“Data from both ENESTnd and ENESTcmr reinforce that patients taking Tasigna have a greater chance of achieving CMR, the deepest level of response measurable today, compared to those taking Glivec,” said Timothy P. Hughes, MD, ENEST study investigator and Clinical Professor at the University of Adelaide, Australia. “We are encouraged by what we saw in ENESTcmr and further follow-up on both trials should help to determine if more patients can reach undetectable levels of CML over time, which could have important implications for determining criteria for future studies on discontinuation of therapy.”
CML is a disease in which the body produces cancerous white blood cells. Almost all patients with CML have an abnormality known as the Philadelphia chromosome, which is comprised of a protein called Bcr-Abl that causes malignant white blood cells to proliferate. The success of treatment for CML can be measured by a test called real-time quantitative polymerase chain reaction (RQ-PCR). A molecular response means RQ-PCR shows a reduction in Bcr-Abl in the blood; a CMR means no Bcr-Abl is detected,. In recent investigator-initiated studies, select patients who achieved durable CMR have been able to cease therapy without relapse for trial periods lasting from six months to a year[6-8].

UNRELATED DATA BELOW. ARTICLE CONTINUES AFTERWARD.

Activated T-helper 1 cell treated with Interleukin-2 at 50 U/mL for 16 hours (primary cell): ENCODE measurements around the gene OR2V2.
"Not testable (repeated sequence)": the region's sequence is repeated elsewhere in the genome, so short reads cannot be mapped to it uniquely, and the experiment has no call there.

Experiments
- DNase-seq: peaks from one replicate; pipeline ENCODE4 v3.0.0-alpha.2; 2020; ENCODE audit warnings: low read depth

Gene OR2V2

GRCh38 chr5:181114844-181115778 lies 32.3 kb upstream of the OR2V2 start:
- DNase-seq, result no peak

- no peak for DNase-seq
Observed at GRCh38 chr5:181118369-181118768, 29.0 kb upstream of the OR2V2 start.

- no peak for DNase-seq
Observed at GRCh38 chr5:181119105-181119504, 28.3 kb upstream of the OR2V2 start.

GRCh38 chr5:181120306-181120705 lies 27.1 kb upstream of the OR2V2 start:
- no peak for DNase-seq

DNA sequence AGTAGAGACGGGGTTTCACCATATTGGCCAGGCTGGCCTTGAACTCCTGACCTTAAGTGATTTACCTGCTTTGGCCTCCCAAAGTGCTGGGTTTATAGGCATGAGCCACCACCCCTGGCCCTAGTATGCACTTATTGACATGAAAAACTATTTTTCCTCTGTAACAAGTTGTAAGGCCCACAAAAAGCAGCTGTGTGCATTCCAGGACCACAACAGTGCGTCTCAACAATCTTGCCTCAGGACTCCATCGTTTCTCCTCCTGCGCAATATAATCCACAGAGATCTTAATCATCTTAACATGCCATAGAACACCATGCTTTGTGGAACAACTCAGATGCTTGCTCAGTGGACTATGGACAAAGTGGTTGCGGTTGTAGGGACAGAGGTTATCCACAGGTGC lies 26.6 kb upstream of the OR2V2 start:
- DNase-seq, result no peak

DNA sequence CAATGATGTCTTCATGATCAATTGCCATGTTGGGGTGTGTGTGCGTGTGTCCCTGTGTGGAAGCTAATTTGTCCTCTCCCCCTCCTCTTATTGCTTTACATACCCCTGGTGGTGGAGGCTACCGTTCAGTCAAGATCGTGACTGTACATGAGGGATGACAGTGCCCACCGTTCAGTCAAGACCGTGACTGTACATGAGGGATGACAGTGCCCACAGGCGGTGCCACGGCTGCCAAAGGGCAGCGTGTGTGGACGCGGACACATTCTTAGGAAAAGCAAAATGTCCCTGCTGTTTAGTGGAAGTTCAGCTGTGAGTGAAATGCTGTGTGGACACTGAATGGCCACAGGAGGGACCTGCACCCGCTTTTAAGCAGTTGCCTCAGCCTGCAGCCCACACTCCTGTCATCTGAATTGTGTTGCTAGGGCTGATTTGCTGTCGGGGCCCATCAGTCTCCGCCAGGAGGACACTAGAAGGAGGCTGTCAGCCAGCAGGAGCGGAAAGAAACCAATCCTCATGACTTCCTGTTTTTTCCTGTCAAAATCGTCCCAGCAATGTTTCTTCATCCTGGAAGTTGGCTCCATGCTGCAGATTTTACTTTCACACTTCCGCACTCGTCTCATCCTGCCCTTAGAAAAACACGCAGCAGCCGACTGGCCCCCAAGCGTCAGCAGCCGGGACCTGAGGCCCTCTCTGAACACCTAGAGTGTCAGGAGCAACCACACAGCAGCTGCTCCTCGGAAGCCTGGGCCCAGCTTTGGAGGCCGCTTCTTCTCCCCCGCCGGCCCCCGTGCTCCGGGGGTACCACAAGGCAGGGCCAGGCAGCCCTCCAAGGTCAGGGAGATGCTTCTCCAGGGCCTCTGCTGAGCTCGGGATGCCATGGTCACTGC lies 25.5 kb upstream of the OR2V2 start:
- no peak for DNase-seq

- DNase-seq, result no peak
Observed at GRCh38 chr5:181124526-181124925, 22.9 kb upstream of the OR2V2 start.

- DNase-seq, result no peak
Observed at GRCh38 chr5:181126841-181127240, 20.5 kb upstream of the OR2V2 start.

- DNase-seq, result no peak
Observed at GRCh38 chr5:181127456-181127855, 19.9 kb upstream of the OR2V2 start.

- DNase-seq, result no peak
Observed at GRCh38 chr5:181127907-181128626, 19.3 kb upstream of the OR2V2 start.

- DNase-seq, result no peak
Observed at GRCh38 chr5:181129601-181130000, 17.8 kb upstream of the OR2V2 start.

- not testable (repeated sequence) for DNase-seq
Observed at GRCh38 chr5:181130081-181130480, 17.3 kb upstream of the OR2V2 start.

“Data from the ENESTnd 36-month update and the ENESTcmr trial at ASH continue to reinforce the benefits of Tasigna over Glivec, and support the use of Tasigna for adult patients with chronic-phase Ph+ CML,” said Hervé Hoppenot, President, Novartis Oncology. “We look forward to even more progress in the future as we observe the impact of achieving deep and sustained molecular response with Tasigna for people living with this cancer.”
Worldwide, CML is responsible for approximately 10% to 15% of all adult cases of leukemia, with an incidence of one to two cases per 100,000 people per year.
ENESTcmr study details